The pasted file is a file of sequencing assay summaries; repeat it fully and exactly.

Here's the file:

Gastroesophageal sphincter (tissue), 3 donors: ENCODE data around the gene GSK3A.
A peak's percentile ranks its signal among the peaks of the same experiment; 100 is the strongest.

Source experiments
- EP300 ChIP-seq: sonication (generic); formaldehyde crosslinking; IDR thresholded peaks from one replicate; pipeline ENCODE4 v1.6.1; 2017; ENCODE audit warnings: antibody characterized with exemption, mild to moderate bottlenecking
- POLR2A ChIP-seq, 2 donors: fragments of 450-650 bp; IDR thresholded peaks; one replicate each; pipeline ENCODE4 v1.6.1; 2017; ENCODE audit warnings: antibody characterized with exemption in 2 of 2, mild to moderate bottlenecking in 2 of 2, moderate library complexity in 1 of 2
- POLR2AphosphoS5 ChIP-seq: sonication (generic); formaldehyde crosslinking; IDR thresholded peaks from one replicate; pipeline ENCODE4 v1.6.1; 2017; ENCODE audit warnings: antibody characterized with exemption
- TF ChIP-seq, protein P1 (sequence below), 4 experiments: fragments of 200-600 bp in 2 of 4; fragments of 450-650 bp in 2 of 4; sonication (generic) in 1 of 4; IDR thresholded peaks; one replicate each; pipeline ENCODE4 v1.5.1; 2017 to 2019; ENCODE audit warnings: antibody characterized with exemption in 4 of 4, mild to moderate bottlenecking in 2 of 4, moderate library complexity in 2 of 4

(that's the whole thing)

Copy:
Gastroesophageal sphincter (tissue), 3 donors: ENCODE data around the gene GSK3A.
A peak's percentile ranks its signal among the peaks of the same experiment; 100 is the strongest.

Source experiments
- EP300 ChIP-seq: sonication (generic); formaldehyde crosslinking; IDR thresholded peaks from one replicate; pipeline ENCODE4 v1.6.1; 2017; ENCODE audit warnings: antibody characterized with exemption, mild to moderate bottlenecking
- POLR2A ChIP-seq, 2 donors: fragments of 450-650 bp; IDR thresholded peaks; one replicate each; pipeline ENCODE4 v1.6.1; 2017; ENCODE audit warnings: antibody characterized with exemption in 2 of 2, mild to moderate bottlenecking in 2 of 2, moderate library complexity in 1 of 2
- POLR2AphosphoS5 ChIP-seq: sonication (generic); formaldehyde crosslinking; IDR thresholded peaks from one replicate; pipeline ENCODE4 v1.6.1; 2017; ENCODE audit warnings: antibody characterized with exemption
- TF ChIP-seq, protein P1 (sequence below), 4 experiments: fragments of 200-600 bp in 2 of 4; fragments of 450-650 bp in 2 of 4; sonication (generic) in 1 of 4; IDR thresholded peaks; one replicate each; pipeline ENCODE4 v1.5.1; 2017 to 2019; ENCODE audit warnings: antibody characterized with exemption in 4 of 4, mild to moderate bottlenecking in 2 of 4, moderate library complexity in 2 of 4